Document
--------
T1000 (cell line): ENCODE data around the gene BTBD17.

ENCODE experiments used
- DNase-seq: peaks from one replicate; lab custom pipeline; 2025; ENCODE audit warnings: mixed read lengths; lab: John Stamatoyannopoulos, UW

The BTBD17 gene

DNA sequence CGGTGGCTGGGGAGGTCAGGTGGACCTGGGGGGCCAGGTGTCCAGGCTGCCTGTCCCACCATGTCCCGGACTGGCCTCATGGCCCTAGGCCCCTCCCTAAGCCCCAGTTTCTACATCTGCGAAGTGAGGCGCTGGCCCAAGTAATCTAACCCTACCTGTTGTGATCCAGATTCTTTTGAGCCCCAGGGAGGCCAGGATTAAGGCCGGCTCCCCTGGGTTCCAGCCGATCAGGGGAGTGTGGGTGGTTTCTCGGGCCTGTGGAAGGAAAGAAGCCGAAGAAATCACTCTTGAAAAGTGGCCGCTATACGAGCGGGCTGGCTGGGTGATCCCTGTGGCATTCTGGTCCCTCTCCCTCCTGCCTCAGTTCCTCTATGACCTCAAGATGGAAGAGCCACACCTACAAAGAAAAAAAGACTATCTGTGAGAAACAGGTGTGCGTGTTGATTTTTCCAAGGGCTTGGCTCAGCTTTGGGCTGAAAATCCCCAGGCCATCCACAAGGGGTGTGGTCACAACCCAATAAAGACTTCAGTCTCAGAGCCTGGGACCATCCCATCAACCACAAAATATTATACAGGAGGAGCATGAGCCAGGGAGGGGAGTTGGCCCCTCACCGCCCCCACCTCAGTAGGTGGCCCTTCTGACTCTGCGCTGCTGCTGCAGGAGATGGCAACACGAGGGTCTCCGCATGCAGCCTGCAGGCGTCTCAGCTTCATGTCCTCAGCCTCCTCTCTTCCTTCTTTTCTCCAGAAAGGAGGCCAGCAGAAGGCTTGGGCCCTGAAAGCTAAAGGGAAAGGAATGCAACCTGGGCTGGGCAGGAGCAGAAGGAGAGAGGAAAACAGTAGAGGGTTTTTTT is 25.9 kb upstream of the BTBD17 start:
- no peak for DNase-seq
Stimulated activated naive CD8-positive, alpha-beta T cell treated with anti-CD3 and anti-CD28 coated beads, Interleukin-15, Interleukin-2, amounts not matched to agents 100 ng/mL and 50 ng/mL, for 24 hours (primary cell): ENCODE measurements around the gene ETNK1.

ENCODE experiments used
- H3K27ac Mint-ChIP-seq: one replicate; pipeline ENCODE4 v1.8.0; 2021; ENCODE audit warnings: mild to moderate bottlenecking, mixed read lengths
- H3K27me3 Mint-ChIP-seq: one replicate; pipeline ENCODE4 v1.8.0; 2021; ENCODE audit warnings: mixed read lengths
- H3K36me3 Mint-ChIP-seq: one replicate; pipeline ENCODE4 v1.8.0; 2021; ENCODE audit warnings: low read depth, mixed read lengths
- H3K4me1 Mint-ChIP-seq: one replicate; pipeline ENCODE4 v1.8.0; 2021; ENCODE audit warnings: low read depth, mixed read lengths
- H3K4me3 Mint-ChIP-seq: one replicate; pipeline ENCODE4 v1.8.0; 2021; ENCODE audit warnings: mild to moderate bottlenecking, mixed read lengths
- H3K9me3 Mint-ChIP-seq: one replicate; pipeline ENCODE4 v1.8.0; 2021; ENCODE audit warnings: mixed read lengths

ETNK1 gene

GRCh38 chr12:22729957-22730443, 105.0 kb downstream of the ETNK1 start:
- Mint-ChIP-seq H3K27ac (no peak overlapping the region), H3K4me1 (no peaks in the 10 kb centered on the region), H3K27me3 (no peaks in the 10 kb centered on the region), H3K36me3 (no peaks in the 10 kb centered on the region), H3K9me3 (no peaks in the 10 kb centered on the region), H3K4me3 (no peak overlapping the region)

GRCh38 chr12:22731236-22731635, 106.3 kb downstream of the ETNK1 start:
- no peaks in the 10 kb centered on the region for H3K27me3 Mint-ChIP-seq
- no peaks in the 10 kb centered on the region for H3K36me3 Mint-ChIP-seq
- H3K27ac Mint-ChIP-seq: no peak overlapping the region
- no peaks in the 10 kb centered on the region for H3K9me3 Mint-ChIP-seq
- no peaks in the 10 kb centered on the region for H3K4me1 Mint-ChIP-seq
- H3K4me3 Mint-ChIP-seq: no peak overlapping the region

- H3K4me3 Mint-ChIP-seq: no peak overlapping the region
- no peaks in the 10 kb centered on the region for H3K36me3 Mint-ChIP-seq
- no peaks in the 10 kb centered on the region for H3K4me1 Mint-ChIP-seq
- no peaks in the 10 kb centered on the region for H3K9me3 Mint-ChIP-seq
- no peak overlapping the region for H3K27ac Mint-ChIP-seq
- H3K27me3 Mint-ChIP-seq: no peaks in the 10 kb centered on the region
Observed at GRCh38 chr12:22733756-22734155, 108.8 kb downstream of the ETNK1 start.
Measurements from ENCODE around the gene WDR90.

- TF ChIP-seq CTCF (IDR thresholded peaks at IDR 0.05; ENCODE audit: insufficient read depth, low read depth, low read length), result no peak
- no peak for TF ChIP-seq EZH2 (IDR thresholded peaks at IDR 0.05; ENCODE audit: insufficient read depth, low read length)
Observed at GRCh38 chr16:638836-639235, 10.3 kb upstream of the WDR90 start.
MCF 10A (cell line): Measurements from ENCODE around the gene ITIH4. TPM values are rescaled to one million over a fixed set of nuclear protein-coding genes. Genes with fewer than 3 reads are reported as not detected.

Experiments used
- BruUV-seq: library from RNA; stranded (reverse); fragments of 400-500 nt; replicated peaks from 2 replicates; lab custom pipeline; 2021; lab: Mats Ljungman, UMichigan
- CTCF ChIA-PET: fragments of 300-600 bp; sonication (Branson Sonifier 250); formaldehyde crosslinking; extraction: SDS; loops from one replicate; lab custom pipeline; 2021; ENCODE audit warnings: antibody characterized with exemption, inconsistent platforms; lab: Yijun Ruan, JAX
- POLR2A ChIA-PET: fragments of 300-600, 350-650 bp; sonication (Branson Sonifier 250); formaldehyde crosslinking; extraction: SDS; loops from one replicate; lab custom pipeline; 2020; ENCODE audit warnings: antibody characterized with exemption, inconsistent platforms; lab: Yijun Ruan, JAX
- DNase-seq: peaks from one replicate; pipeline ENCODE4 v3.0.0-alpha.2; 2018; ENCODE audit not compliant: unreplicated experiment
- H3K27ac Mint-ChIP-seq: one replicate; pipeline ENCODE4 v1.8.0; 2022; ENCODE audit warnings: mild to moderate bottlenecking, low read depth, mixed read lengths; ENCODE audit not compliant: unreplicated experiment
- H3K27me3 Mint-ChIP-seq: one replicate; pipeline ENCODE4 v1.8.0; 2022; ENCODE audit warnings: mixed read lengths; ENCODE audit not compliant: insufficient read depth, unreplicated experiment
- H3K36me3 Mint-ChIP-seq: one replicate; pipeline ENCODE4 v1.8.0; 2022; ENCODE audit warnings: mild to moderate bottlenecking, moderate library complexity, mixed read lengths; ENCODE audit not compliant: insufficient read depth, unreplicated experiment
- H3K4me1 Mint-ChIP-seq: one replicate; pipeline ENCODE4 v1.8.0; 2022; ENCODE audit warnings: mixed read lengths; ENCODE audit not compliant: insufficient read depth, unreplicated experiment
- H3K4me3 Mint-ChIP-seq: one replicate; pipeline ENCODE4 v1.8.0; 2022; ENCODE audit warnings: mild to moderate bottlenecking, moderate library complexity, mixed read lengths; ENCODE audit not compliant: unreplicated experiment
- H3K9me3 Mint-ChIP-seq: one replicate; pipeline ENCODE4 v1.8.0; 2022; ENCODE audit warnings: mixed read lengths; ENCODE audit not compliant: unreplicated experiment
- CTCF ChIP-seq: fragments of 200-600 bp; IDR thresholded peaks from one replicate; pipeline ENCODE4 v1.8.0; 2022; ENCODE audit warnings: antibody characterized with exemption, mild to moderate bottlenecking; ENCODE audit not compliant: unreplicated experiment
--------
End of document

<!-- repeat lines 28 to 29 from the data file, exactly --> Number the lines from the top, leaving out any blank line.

- no peaks in the 10 kb centered on the region for H3K9me3 Mint-ChIP-seq
- no peak overlapping the region for H3K27ac Mint-ChIP-seq